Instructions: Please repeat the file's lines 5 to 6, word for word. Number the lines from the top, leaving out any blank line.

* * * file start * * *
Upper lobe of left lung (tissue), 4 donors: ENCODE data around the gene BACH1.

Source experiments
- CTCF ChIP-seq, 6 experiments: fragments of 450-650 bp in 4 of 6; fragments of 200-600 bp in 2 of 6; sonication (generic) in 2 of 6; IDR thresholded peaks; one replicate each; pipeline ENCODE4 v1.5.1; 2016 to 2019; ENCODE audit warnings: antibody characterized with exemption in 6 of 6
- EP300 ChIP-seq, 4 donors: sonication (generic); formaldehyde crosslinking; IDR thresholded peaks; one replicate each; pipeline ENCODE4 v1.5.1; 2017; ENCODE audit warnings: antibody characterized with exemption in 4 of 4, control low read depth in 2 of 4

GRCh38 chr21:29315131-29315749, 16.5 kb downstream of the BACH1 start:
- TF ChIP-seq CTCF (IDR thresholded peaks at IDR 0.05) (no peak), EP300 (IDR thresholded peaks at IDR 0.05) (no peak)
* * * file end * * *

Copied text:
GRCh38 chr21:29315131-29315749, 16.5 kb downstream of the BACH1 start:
- TF ChIP-seq CTCF (IDR thresholded peaks at IDR 0.05) (no peak), EP300 (IDR thresholded peaks at IDR 0.05) (no peak)